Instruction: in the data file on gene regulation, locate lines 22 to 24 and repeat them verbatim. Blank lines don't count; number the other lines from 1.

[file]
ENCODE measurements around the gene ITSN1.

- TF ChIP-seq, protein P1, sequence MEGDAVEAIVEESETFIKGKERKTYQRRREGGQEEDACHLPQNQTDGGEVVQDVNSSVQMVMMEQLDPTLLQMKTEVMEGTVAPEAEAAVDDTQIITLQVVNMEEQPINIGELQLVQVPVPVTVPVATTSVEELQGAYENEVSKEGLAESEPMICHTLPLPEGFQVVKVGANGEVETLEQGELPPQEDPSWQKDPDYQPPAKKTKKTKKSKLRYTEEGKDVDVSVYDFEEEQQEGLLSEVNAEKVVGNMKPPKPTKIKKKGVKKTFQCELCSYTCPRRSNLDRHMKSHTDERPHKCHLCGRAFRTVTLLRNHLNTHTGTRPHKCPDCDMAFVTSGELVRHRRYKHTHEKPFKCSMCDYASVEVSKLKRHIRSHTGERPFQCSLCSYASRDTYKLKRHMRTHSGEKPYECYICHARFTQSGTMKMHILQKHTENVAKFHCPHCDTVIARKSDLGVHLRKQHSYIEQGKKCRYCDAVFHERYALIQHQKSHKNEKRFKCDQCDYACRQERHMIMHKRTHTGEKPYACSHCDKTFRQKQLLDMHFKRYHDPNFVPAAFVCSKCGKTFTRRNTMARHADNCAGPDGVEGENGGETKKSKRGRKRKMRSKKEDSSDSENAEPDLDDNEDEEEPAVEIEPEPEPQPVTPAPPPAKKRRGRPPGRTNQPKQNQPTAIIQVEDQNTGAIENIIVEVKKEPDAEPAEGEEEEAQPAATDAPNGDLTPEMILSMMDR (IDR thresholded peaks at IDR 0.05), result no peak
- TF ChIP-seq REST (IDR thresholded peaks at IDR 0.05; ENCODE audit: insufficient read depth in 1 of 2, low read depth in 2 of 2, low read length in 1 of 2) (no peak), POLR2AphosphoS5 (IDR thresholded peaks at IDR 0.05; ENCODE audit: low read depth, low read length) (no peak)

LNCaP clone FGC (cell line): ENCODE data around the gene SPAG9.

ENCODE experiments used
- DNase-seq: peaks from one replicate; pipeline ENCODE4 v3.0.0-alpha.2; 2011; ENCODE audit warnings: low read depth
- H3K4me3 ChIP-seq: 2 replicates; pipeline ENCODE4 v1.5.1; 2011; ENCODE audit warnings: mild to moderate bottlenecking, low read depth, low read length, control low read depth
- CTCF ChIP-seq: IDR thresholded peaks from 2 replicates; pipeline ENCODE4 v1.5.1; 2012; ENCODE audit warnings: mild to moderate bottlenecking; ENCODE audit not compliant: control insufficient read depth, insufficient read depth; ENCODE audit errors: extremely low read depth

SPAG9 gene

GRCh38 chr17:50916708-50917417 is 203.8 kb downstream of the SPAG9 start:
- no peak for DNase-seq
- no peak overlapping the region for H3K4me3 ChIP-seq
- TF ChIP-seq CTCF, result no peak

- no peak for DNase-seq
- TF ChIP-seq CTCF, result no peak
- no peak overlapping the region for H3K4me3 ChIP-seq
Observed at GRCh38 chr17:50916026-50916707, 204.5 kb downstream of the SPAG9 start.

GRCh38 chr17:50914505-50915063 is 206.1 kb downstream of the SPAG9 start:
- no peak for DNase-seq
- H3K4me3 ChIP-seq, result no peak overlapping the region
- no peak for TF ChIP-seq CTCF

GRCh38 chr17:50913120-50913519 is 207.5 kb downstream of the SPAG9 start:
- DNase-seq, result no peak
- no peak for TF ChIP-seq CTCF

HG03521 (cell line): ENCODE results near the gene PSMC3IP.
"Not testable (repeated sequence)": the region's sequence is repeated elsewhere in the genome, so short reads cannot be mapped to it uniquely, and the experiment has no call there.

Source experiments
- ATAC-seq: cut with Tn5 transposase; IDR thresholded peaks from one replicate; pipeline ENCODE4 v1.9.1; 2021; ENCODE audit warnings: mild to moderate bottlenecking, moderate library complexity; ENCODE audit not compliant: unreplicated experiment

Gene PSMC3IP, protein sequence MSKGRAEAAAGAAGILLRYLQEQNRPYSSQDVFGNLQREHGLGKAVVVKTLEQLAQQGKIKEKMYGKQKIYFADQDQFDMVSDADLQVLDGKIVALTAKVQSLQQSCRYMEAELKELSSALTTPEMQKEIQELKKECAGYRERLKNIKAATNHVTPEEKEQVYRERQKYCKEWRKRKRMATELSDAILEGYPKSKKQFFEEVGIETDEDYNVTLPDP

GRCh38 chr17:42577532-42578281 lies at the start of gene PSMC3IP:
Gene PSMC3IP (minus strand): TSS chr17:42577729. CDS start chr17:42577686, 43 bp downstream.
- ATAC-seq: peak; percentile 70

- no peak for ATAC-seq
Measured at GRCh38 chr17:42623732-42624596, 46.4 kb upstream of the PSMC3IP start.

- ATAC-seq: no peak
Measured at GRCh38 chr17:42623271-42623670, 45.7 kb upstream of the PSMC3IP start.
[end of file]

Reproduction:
GRCh38 chr17:50913120-50913519 is 207.5 kb downstream of the SPAG9 start:
- DNase-seq, result no peak
- no peak for TF ChIP-seq CTCF